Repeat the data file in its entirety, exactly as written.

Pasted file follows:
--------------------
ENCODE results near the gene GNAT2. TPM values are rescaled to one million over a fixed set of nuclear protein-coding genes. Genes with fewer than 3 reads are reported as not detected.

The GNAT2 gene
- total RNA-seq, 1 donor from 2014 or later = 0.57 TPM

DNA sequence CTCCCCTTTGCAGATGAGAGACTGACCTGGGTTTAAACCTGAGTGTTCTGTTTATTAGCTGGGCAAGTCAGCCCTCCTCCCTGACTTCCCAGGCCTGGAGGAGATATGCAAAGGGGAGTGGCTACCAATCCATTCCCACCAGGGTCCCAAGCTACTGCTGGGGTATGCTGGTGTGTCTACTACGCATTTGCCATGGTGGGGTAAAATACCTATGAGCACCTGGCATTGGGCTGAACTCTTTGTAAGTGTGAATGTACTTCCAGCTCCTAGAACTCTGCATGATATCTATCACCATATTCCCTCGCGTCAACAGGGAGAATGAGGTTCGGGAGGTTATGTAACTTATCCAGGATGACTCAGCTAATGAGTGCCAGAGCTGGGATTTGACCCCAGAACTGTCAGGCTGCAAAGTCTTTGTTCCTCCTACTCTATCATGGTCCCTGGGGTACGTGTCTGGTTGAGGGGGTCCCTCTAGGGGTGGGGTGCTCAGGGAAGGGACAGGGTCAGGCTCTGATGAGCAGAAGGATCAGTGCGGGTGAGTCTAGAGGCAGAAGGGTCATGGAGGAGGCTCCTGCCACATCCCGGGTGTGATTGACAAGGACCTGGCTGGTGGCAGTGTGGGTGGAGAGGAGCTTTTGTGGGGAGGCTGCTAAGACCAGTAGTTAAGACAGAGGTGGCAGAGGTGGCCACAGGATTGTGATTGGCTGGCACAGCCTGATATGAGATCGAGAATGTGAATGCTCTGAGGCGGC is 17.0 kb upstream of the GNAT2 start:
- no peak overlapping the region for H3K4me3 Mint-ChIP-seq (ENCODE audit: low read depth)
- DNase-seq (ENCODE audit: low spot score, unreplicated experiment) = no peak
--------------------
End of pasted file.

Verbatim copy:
ENCODE results near the gene GNAT2. TPM values are rescaled to one million over a fixed set of nuclear protein-coding genes. Genes with fewer than 3 reads are reported as not detected.

The GNAT2 gene
- total RNA-seq, 1 donor from 2014 or later = 0.57 TPM

DNA sequence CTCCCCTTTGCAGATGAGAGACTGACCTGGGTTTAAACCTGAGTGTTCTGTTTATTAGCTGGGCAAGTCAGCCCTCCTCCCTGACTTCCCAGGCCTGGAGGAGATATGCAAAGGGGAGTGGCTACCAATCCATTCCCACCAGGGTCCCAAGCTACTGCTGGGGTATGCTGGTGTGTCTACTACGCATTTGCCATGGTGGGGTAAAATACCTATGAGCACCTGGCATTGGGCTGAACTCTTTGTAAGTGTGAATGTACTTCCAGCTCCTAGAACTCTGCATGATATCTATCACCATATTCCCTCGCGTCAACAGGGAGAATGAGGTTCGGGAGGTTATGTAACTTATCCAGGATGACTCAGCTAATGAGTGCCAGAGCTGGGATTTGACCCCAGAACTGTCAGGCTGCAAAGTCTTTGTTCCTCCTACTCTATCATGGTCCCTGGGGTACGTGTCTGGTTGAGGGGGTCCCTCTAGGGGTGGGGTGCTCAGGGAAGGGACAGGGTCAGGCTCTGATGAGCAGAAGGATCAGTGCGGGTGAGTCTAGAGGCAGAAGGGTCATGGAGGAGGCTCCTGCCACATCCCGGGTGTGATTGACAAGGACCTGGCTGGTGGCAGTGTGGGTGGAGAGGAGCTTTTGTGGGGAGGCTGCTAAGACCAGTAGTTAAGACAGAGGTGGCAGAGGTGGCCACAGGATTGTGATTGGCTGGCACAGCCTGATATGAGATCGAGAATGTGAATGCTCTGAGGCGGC is 17.0 kb upstream of the GNAT2 start:
- no peak overlapping the region for H3K4me3 Mint-ChIP-seq (ENCODE audit: low read depth)
- DNase-seq (ENCODE audit: low spot score, unreplicated experiment) = no peak